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The components of a trust

A trust document allows you to spell out how you want the property contained inside the trust to be distributed to beneficiaries. This article will discuss the various essential components of a trust that are required for its creation.

First, you need to have an individual who is creating a trust. This person is usually referred to as the trustor, grantor, or settlor. He or she -- and it can also be a business entity -- will supply the property that will be surrendered to the ownership of the trust.

Second, the trust needs to have an objective. Some trusts, for example, might have a singular objective of funding the needs of a special needs child or even a pet. In other cases, a trust might be more complicated and serve multiple objectives, like dispensing its assets out to multiple family members over a period of decades.

Third, you need to determine the type of trust. There are many different varieties of trust that can be used to achieve different objectives. A New York estate planning attorney will be able to interview his or her client to determine the best type of trust to suit the client's needs.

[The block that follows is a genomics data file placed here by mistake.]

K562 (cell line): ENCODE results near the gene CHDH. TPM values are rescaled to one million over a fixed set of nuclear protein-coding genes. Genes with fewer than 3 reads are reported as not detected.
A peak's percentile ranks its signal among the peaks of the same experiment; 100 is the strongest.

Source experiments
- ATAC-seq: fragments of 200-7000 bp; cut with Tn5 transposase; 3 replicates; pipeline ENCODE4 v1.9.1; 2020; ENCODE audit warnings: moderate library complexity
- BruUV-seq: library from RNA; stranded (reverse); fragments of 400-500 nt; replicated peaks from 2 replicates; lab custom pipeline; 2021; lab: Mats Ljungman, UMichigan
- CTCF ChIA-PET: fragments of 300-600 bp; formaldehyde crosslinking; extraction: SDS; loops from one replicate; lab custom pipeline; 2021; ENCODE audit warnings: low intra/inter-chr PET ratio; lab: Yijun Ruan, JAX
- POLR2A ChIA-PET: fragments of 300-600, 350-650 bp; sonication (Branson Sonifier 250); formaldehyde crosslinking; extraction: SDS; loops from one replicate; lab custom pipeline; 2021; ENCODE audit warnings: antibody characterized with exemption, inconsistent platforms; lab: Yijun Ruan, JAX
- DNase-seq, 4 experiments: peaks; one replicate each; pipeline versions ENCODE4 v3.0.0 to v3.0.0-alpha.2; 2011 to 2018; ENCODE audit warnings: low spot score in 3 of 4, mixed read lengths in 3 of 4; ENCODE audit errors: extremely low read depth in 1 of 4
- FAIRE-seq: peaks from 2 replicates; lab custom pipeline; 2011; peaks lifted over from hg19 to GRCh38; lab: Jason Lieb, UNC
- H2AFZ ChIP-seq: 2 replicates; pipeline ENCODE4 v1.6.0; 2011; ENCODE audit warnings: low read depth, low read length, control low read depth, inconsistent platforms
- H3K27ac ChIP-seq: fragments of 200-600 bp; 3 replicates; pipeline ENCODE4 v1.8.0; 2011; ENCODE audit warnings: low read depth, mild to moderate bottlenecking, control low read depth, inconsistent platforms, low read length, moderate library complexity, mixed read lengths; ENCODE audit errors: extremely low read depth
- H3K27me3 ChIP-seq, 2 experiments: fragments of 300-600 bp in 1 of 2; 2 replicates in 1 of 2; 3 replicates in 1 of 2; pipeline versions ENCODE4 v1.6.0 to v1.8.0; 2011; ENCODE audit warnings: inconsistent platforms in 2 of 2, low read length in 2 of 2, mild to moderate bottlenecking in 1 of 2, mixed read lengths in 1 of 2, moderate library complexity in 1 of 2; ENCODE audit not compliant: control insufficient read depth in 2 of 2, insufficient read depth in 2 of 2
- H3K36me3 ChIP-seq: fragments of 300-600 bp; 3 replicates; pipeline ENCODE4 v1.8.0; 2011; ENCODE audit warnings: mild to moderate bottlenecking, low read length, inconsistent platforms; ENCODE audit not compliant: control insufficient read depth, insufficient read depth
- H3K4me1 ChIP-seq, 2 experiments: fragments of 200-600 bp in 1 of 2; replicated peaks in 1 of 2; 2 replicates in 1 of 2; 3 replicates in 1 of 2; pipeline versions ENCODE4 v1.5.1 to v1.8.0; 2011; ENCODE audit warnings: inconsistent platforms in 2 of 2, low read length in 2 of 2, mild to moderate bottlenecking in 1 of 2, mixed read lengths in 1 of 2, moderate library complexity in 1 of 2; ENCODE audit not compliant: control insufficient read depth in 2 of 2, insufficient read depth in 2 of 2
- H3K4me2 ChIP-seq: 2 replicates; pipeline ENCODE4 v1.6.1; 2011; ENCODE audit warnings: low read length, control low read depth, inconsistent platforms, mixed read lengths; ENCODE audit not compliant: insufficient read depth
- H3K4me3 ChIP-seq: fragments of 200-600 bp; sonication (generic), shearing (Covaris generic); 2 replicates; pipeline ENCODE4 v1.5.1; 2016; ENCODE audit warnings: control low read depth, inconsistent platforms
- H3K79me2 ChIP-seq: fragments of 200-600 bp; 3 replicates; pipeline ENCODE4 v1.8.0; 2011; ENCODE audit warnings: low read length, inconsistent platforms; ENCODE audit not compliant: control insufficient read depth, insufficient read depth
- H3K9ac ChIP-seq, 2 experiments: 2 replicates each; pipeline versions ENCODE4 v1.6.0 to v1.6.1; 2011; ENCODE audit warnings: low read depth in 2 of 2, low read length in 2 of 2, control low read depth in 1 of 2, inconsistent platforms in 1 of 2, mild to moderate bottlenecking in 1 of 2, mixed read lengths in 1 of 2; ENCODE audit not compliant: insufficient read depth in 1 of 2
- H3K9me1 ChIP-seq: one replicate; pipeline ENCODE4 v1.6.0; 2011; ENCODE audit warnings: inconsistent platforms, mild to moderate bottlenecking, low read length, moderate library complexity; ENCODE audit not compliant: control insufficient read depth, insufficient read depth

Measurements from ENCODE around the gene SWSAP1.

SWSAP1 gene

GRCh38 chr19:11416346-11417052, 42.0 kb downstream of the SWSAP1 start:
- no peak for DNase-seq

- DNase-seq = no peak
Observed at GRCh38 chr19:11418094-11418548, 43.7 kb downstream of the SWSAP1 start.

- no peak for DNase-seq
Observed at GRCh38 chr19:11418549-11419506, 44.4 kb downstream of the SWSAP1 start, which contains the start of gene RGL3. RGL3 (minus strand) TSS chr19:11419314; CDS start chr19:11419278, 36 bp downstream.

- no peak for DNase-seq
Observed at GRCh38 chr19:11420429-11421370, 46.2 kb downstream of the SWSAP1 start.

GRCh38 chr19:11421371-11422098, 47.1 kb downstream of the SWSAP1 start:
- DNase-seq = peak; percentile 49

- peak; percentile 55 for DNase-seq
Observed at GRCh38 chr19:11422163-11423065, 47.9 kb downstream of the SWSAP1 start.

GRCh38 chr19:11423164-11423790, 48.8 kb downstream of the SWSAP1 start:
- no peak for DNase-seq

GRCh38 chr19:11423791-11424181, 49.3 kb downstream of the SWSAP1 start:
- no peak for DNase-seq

Fourth, the trust must have property that it owns. Once the ownership of the property is transferred to the trust by the grantor, it is then referred to as trust property.

Fifth, the trust needs to have at least one beneficiary, but it could also have multiple beneficiaries. The beneficiary of a trust will receive some or part of the property inside the trust, much like the beneficiaries of a will can then receive assets from a person's estate.

Sixth, the trust will also have a trustee. This is a trusted individual who will administer and manage the trust, and be charged with the responsibility of dispensing the trust's assets to beneficiaries.

Finally, the trust needs to have rules. The rules of the trust will be a combination of state and federal laws that govern that particular type of trust in its administration. The rules will also include those that were created and specified in the trust document itself by the grantor of the trust.

New York residents with questions about trust planning, and what type of trust may be appropriate for their needs, may wish to speak with a qualified estate planning attorney.

Source: Dummies, "What Is a Trust?," N. Brian Caverly and Jordan S. Simon, accessed Feb. 24, 2016

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Weinstein & Randisi
290 Linden Oaks, Ste. 200
Rochester, NY 14625

Toll Free: 800-768-1780
Phone: 585-310-1578
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